2 Potential ETF Picks For A Yield-Starved Portfolio

 |  Includes: LQD, QLTB
by: Russ Koesterich, CFA

If we take the Fed at its word, interest rates–both short and long term–are likely to remain low for a very long time. While an improving economy and avoidance of the fiscal cliff would allow for some back-up in rates, it may be a long-time before we see a 3% yield on the 10-year yield again, let alone the historic average of 6.2%.

In the interim, yield-hungry investors are faced with a stark choice: accept lower yield or more risk. For those willing to take on marginal risk, we’ve long argued that investors could focus on equity income and fixed income credit risk rather than fixed income duration risk. On the credit side, we continue to believe that both high yield and investment grade bonds may offer good alternatives for investors looking for incremental income.

Credit spreads for investment grade bonds–particularly the lower end of the spectrum–still look attractive. Investment-grade debt has recently exhibited a higher yield premium than was historically the case. In addition, while investment grade bonds are offering a much higher yield than Treasuries, in our view, the default risk on corporate debt remains low.

Despite the slow growth economy, corporate balance sheets remain exemplary with large US companies holding over $2 trillion in cash. As such, we would remain overweight on the iShares IBoxx Investment Grade Corporate Bond Fund (NYSEARCA:LQD), and for investors looking for more targeted positions, we would suggest looking at the iShares Baa – Ba Rated Corporate Bond Fund (BATS:QLTB).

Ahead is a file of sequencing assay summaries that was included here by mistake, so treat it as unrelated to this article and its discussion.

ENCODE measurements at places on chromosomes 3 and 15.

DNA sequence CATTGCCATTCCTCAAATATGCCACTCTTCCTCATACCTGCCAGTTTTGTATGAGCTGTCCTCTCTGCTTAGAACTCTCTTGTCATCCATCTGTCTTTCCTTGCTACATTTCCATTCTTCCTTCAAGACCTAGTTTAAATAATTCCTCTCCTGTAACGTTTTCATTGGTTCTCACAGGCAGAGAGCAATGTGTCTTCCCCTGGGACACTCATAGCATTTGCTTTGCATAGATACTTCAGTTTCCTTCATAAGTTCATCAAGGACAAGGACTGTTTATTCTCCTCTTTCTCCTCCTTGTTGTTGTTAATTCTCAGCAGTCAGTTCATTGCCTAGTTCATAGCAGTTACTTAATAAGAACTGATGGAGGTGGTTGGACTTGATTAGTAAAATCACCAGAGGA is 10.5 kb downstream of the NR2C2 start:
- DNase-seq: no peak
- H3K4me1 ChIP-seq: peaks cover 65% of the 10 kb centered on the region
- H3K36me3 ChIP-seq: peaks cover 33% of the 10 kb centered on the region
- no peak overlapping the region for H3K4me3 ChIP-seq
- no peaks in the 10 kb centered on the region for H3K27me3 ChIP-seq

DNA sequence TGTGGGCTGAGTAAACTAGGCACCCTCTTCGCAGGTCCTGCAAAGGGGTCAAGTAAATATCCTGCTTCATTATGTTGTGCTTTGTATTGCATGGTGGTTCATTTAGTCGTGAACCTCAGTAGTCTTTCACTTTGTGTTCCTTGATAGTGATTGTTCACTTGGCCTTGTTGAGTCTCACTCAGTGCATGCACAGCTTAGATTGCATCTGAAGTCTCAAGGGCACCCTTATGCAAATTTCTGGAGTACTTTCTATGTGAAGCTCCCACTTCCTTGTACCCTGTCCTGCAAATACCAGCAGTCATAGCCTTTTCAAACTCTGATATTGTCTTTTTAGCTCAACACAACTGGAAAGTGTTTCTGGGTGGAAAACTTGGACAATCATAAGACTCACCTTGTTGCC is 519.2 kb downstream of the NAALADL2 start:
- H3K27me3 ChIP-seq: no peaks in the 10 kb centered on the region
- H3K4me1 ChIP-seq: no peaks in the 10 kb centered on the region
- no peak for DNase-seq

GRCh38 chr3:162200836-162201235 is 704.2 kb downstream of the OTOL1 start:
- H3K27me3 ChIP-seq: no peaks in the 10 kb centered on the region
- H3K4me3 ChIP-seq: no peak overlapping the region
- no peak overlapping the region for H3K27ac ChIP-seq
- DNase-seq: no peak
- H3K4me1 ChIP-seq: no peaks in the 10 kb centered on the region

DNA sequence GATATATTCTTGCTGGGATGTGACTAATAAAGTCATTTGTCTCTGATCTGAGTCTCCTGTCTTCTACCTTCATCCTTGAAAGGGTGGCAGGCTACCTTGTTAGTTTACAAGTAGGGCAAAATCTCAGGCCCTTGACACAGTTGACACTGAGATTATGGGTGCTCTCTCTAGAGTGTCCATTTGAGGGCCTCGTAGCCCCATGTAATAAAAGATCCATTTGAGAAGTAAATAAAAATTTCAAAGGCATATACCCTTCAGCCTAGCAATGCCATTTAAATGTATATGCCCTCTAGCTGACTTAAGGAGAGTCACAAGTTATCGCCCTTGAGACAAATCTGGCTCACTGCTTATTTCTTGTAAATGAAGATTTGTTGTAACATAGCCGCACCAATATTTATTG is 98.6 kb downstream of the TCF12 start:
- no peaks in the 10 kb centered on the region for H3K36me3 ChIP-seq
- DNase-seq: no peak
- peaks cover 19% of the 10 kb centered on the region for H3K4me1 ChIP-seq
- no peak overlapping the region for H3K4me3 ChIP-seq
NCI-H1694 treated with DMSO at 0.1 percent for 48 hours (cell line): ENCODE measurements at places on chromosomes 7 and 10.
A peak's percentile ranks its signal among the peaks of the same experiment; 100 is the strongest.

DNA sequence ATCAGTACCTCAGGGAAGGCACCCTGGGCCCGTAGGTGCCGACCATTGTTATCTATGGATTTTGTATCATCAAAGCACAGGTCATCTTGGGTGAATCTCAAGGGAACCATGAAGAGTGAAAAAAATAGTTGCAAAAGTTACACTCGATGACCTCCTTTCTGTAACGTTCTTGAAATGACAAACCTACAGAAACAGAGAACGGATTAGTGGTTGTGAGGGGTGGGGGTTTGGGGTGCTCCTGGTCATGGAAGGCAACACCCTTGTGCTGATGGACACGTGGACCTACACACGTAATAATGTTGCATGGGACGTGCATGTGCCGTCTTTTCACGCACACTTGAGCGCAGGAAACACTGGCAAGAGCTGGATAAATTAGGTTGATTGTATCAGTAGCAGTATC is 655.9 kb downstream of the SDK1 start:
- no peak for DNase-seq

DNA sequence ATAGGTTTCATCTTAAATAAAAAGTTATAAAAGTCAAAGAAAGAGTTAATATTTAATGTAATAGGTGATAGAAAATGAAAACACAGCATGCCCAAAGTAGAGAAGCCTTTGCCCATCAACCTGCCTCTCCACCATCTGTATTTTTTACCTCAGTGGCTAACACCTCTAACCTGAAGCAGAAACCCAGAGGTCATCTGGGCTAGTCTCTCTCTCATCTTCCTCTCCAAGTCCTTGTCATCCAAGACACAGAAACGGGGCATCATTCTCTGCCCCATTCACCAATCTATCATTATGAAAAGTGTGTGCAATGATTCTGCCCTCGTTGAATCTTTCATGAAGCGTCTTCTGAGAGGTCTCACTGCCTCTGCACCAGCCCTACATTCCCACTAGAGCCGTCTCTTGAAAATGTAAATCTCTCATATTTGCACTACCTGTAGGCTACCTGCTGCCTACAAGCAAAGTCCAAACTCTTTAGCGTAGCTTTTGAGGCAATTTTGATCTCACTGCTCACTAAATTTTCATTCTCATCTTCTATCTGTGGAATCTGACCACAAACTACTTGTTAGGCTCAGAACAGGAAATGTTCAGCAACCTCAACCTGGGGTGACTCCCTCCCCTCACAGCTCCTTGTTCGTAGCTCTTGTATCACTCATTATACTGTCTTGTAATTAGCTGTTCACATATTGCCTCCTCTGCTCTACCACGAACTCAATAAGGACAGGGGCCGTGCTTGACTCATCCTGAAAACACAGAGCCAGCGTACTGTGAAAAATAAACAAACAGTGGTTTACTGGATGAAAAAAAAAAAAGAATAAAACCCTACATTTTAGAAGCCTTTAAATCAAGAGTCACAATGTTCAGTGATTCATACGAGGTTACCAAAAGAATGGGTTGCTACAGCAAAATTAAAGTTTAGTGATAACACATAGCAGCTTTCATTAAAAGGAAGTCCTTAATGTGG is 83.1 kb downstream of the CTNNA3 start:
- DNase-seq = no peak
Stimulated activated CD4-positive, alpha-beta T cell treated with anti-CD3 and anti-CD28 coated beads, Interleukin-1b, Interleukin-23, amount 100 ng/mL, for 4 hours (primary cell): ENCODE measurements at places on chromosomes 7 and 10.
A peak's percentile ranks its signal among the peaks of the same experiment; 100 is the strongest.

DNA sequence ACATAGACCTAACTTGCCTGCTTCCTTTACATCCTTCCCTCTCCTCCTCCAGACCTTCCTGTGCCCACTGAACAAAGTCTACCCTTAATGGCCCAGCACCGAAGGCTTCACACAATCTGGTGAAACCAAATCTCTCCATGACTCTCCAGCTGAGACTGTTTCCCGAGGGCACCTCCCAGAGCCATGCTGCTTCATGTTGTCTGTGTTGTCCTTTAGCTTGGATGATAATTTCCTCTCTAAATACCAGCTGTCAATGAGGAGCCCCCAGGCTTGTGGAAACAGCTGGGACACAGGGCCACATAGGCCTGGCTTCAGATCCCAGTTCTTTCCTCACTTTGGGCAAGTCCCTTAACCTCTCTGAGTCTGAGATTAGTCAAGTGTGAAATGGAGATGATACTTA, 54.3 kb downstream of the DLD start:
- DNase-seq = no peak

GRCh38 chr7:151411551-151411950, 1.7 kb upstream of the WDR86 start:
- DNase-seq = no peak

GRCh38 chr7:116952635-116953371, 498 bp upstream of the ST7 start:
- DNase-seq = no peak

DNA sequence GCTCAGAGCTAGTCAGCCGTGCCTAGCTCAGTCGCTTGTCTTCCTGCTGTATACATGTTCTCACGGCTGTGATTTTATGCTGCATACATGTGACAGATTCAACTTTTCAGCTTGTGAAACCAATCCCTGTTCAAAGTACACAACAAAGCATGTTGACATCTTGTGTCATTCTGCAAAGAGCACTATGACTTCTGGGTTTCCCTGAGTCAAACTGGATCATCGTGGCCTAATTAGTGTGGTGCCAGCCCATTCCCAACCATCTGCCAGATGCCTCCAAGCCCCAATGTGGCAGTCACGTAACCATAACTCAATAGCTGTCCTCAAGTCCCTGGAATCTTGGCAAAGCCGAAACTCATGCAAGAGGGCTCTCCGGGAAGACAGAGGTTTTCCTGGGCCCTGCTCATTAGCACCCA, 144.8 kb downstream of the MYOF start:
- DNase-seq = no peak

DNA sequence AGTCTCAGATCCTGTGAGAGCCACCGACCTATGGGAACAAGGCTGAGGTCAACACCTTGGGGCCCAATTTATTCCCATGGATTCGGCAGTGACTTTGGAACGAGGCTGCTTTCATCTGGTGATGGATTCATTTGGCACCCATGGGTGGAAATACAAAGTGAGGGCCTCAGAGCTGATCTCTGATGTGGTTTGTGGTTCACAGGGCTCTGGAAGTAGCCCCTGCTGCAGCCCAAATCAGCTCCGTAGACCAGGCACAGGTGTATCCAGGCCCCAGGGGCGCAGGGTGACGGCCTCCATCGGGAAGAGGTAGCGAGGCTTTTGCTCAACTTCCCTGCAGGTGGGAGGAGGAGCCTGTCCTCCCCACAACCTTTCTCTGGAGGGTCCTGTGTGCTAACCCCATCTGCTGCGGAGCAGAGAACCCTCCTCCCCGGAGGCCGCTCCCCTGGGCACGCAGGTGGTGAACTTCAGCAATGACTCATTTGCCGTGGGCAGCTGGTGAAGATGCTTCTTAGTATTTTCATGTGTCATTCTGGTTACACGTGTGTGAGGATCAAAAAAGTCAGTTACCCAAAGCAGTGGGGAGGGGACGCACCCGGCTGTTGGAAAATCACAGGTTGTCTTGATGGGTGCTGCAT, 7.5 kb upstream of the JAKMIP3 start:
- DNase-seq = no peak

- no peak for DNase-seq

As for high yield bonds, spreads have tightened considerably since the spring. While investment grade spreads have also narrowed, the drop has been far less pronounced. While high yield spreads are now close to their historic average, and seem in line with what you’d expect given the economic climate, investment grade spreads are still wide relative to history.

The wider spread is partially justified by the weak nature of the recovery. Credit spreads are typically wider when economic conditions are poor, as investors demand a higher yield to compensate for the increased default risk. However, even after accounting for the recent softening in most economic data, high yield spreads look wide.

The real culprit for the wide spreads may be the Fed holding down long-term Treasury yields. As long as the current monetary policy continues, fixed-income investors are still faced with the same difficult choice: either accept more risk–in the form of longer duration or more credit exposure–or settle for historically low yields. For those unwilling or unable to settle, investment grade could be one of the better bargains on a risk-adjusted basis.

Disclaimer: Bonds and bond funds will decrease in value as interest rates rise and are subject to credit risk, which refers to the possibility that the debt issuers may not be able to make principal and interest payments or may have their debt downgraded by ratings agencies. High yield securities may be more volatile, be subject to greater levels of credit or default risk, and may be less liquid and more difficult to sell at an advantageous time or price to value than higher-rated securities of similar maturity. In addition to the normal risks associated with investing, narrowly focused investments typically exhibit higher volatility.